Friday, March 6, 2009

:: the struggle is the same ::

//rant begin

Question: You are having a party and your close friend, Bob, who is a recovering alcoholic is coming to your party. Would you have booze at your party? I would think that out of sensitivity to your friend, you would lean towards not having any booze.

My friend, Derek, is giving up coffee for lent this year. Out of sensitivity towards him, we decided not to serve coffee at an upcoming church retreat because why tempt a fellow brother-in-christ?

And then there's me... a recovering fataholic. I still struggle from serious relapses when it comes to gluttony (like the one a week ago). No special treatment for me though because apparently - i need to exercise my OWN self control and not eat that darn brownie. But all other recovering "X-ics" get special treatment (where X = some other more popular vices).

Well guess what, guys, the struggle is all the same. We're all trying to stay away from things that we need to stay away from for various reasons. For me and Bob, it's pure addiction tendencies. Him for vodka and me for chocolate. ANY addiction is bad. In Derek's case, it's for spiritual reasons and tempting him is not going to do him any good as he focuses on commemorating Jesus.

My good friend Dylan reminded me of this other scenario... Have you ever been to those church-wide potlucks or parties? People bring truckloads of super unhealthy things like cakes, pies and cookies as they show off their great-grandmother's secret recipes. Look around the room - plenty of obese people. But you don't see anyone bringing booze because "it could cause a brother to stumble". Hey listen, gluttony is the one and the same. Funny how nobody wants a hand in tempting the alcoholic while others have no problems in aiding obesity - the fastest growing cause of death and disease in America. Churches are known for hospitality, love, acceptance (Oh we love all you fat peeps!! come to Jesus!!) but yet we think we show love by bringing all sorts of fatty desserts and food when we are ultimately abetting gluttony. Gluttony is probably the most socially acceptable form of sin in the church today. Is that not hypocrisy? We sensitize ourselves to the vices we think are the worst and ignore the one that could ultimately could kill us? Anyways, what I wanted to say is that I'm no different from the recovering alcoholic. Some sensitivity would be nice.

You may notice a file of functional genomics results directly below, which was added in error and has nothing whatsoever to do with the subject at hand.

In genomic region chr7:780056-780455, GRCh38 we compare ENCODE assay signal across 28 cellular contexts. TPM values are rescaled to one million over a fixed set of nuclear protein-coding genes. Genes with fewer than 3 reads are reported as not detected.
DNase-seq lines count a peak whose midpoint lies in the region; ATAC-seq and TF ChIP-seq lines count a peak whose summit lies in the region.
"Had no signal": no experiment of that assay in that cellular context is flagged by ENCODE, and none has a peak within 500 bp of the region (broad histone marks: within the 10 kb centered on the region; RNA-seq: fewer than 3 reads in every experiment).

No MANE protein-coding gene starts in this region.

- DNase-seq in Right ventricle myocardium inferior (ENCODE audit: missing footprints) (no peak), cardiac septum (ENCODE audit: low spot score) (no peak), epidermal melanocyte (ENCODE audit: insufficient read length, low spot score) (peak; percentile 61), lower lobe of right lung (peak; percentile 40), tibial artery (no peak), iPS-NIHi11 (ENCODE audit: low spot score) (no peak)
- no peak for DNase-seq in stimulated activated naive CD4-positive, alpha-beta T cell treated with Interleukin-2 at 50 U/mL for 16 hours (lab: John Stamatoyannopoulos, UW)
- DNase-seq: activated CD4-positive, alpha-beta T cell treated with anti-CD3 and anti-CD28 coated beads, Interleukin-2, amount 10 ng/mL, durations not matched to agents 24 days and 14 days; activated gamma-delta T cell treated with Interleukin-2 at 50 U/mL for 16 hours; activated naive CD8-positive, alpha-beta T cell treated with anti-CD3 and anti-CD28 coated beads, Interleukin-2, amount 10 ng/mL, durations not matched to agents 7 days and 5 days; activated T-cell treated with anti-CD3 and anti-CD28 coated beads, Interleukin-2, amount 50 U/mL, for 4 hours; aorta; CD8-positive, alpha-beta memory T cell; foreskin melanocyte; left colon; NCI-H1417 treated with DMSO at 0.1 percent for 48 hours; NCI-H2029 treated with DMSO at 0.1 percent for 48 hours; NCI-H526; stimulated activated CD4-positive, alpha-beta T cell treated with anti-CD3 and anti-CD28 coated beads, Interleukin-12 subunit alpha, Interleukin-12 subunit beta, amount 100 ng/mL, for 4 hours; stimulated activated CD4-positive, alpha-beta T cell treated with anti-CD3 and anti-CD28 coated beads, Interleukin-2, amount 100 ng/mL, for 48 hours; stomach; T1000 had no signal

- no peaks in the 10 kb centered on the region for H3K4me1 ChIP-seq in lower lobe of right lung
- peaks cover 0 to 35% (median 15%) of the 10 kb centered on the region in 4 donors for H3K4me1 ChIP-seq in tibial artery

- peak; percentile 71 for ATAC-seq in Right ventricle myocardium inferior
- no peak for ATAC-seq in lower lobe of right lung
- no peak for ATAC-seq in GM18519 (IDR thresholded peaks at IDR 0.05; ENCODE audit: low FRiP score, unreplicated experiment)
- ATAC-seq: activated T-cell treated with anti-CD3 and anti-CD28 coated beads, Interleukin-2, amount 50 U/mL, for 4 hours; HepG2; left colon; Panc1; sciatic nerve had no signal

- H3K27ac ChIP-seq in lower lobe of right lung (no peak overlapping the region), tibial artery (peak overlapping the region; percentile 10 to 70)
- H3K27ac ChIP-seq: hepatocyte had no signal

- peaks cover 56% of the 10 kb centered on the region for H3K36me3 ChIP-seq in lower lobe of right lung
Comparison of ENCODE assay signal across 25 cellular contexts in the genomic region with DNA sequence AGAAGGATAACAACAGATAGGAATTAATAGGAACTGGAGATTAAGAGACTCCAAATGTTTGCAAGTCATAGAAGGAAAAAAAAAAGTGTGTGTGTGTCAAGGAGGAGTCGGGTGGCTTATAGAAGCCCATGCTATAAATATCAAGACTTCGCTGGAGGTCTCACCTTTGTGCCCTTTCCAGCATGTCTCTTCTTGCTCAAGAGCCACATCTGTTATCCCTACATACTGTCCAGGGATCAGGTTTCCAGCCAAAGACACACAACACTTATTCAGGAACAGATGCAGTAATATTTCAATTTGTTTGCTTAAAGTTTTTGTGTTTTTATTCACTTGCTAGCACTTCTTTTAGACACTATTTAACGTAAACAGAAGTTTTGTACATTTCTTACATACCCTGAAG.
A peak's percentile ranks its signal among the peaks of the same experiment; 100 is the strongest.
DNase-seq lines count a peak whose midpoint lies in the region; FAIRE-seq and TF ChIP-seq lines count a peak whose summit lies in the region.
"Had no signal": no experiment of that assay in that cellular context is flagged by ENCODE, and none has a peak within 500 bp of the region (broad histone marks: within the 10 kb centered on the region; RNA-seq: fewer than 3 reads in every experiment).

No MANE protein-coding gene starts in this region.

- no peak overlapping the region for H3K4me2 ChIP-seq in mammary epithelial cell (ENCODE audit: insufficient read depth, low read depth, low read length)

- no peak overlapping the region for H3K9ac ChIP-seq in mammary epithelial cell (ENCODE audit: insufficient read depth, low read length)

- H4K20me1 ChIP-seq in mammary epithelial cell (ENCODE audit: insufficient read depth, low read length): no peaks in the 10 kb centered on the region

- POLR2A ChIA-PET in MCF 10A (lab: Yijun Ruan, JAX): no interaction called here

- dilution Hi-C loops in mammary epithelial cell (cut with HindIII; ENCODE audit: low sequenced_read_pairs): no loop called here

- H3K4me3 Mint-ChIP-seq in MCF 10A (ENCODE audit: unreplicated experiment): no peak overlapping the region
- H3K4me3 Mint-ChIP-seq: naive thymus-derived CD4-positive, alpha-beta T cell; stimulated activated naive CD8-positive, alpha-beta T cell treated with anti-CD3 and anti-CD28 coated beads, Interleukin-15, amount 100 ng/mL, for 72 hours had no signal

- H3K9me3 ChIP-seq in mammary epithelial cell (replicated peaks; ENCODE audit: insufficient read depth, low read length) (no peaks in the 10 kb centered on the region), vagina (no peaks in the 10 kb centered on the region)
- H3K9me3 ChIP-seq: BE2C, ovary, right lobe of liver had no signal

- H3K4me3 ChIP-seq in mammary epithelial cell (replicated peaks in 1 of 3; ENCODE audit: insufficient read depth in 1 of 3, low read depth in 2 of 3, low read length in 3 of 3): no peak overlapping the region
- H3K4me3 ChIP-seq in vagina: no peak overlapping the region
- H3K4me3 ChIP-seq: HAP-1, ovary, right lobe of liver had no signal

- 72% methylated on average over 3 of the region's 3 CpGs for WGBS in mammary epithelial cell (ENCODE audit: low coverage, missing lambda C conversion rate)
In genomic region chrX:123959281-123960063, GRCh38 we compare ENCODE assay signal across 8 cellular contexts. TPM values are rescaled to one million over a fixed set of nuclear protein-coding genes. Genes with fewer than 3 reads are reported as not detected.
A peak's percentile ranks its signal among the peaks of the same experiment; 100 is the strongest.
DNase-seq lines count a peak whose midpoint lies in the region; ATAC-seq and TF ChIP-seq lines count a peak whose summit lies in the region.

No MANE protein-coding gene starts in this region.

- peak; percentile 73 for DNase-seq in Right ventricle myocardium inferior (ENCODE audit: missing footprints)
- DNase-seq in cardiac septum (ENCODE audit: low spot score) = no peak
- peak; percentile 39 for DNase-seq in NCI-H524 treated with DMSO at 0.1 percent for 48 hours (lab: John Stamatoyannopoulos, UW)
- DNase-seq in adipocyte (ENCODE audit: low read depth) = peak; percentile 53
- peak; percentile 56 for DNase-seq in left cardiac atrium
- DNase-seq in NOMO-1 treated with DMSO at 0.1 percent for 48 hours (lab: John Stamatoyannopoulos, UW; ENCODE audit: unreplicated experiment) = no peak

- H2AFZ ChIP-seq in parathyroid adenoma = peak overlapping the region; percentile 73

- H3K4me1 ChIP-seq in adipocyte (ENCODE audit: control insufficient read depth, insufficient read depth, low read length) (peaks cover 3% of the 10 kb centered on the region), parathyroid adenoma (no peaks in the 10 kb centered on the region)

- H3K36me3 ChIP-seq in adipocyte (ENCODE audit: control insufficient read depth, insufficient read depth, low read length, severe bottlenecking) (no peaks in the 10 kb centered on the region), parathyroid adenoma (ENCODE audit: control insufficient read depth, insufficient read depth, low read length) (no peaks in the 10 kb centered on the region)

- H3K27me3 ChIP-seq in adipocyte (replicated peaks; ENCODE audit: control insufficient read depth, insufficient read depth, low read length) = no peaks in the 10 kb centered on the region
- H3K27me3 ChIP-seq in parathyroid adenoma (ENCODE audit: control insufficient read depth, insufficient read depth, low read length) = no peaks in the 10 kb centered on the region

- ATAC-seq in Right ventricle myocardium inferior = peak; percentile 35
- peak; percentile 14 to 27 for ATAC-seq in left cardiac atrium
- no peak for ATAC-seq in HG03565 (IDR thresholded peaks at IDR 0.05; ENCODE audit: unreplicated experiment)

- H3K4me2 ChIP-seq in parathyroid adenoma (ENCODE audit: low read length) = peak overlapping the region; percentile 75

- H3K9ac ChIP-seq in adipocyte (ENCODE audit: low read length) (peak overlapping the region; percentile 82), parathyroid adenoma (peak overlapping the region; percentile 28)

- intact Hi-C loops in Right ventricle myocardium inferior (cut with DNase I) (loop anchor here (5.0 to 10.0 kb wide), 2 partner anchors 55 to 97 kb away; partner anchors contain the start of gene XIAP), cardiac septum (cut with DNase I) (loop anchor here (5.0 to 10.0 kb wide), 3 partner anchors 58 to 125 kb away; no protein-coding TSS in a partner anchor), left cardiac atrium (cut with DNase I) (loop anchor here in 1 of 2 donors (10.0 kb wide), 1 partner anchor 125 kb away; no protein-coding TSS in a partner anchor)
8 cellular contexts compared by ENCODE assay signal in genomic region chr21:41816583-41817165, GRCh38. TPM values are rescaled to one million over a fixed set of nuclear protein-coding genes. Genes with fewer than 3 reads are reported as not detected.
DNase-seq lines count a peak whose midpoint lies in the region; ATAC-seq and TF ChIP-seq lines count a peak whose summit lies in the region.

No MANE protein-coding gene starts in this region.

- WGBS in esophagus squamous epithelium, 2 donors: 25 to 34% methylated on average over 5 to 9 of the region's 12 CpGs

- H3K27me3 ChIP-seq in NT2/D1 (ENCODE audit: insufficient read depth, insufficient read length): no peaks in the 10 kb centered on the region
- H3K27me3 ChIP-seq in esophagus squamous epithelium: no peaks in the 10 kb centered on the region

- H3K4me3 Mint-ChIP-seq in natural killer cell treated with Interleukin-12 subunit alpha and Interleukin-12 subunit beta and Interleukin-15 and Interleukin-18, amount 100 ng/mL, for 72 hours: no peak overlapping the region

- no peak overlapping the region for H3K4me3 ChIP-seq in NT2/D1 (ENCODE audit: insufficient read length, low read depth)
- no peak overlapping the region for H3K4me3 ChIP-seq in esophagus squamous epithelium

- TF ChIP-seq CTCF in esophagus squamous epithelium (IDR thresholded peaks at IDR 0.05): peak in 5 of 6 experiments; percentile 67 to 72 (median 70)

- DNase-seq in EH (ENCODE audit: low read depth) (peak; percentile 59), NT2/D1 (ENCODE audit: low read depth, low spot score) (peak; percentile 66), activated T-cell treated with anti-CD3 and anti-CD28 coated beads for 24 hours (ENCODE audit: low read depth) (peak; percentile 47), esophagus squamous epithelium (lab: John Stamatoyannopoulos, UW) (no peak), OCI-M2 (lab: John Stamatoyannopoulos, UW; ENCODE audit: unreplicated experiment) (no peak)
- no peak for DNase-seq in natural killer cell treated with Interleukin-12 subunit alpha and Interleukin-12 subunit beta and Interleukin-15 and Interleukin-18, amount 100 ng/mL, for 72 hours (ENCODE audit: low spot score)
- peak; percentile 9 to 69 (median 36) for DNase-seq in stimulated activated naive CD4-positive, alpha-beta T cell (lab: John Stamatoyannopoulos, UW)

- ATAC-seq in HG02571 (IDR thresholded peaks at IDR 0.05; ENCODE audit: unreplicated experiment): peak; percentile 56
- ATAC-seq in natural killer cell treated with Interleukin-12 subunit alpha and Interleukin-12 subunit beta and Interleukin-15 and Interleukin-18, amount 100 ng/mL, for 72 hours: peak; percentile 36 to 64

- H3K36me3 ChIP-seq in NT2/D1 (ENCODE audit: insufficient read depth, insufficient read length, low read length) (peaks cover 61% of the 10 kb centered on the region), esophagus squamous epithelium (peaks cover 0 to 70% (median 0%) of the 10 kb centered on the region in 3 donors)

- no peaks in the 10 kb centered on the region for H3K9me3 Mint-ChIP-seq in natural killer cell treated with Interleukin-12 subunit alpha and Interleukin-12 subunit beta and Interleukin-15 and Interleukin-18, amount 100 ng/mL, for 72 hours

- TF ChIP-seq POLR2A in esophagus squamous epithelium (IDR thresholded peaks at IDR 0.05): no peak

//rant end

On a side note- I am going to a church retreat this weekend and it will be like the white witch waving turkish delight at Edmund (me). Please keep me in your thoughts as I fight through the weekend. Times like these, sheer determination, just ain't enough. (So help me, God)


mikee said...

well said. why is it not OK to encourage alcoholics to drink but it IS OK to give unhealthy overweight people high calorie junk food? i don't get it. i.e. being overweight to obese is accepted but being an alcoholic is not. what gives?

hang in there jo! BE STRONG!

Nici said...

i agree with you. a vice is a vice, they should all be treated the same. Stay strong girl!!

Anonymous said...

Thanks for making a really great point. I wonder what some practical steps might be towards (humbly) bringing this to people's attentions? I often don't mind when crap is served at coffee hour at church because the vast majority of our meals ARE healthy. I don't stress the odd times when someone else serves us unhealthy food. Nevertheless, that's just thinking about the issue in terms of me and mine. It's not considering others and their struggles. You've given me a really valuable perspective.


(AKA FoodRenegade)